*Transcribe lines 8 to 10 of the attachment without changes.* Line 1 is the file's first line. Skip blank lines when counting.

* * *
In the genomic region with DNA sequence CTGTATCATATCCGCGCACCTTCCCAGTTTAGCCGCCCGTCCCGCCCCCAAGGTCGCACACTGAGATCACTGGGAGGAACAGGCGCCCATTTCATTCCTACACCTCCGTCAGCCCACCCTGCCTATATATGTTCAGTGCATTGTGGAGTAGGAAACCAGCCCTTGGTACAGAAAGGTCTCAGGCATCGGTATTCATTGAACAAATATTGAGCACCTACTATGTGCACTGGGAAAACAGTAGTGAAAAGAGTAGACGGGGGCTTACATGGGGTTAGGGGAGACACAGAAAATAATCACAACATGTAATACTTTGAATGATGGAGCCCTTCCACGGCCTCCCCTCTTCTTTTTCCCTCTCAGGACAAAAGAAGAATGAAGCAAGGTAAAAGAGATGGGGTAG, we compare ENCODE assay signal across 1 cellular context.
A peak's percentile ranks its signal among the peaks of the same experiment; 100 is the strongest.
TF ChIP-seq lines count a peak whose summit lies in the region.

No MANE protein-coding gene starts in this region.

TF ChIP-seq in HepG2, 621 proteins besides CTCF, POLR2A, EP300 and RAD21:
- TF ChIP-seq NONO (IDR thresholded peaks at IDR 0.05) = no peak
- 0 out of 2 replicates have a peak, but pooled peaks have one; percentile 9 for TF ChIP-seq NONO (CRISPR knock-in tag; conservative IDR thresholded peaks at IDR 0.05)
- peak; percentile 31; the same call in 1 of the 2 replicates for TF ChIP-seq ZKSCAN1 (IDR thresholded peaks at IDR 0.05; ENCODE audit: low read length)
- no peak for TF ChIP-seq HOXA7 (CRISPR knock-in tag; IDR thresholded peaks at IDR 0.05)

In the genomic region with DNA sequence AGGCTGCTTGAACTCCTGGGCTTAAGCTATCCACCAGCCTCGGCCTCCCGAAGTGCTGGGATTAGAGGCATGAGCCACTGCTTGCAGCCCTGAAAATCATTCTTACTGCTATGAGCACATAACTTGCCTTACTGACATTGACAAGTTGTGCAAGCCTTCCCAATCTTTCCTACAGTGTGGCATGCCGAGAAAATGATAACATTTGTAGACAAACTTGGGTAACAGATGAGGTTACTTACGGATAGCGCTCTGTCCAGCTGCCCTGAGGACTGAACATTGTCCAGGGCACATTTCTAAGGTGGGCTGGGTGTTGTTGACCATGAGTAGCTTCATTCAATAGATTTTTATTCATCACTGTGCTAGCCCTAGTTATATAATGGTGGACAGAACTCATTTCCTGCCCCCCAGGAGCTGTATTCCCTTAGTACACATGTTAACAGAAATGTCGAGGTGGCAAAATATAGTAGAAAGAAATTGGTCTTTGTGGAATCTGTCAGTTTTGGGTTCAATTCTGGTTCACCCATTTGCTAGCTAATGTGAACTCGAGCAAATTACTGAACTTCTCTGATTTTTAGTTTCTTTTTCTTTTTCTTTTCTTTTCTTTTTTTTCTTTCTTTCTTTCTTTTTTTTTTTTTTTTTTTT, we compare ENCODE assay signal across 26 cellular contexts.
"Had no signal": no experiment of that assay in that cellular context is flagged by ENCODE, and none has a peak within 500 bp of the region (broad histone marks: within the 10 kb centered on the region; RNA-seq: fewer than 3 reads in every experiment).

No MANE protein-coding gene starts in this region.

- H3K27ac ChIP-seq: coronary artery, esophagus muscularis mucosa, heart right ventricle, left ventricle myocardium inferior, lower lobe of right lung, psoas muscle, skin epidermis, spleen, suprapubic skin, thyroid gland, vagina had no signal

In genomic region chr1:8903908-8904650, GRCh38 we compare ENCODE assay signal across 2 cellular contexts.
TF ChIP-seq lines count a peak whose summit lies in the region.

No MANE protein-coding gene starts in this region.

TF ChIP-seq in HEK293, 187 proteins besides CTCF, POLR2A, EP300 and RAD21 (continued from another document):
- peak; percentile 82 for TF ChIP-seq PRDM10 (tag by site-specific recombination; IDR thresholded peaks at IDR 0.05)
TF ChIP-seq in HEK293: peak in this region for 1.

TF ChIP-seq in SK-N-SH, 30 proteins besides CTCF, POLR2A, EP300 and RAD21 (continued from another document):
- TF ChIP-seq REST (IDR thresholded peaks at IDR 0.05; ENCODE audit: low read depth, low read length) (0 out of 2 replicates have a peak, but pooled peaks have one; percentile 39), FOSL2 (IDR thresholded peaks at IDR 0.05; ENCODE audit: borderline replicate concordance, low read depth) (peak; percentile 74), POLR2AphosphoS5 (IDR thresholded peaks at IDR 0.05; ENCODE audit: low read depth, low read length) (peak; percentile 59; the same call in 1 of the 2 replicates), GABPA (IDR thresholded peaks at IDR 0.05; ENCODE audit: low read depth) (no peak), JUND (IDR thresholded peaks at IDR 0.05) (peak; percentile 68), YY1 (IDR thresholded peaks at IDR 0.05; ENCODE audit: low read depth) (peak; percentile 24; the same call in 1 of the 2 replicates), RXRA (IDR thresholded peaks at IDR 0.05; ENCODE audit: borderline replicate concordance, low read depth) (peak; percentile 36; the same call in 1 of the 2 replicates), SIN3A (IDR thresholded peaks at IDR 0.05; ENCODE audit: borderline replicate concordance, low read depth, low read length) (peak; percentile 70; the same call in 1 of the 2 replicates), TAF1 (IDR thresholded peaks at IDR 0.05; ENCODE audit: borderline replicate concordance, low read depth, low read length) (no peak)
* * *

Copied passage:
- peak; percentile 31; the same call in 1 of the 2 replicates for TF ChIP-seq ZKSCAN1 (IDR thresholded peaks at IDR 0.05; ENCODE audit: low read length)
- no peak for TF ChIP-seq HOXA7 (CRISPR knock-in tag; IDR thresholded peaks at IDR 0.05)

In the genomic region with DNA sequence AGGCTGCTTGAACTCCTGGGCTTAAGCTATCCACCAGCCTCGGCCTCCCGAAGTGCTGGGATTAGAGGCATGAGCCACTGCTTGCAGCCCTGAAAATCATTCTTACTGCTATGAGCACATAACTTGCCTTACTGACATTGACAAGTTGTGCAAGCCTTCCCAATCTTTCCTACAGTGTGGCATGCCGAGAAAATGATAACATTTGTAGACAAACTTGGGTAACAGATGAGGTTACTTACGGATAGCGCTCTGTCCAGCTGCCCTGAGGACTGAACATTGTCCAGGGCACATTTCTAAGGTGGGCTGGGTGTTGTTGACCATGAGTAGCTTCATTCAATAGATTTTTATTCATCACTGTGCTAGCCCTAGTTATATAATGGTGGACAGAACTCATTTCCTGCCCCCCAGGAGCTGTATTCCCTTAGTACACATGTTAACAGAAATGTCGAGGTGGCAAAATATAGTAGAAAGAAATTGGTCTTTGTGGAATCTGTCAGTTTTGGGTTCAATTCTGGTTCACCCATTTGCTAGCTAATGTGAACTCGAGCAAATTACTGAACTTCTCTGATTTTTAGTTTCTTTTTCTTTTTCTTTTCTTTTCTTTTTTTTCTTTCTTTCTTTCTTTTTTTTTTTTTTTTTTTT, we compare ENCODE assay signal across 26 cellular contexts.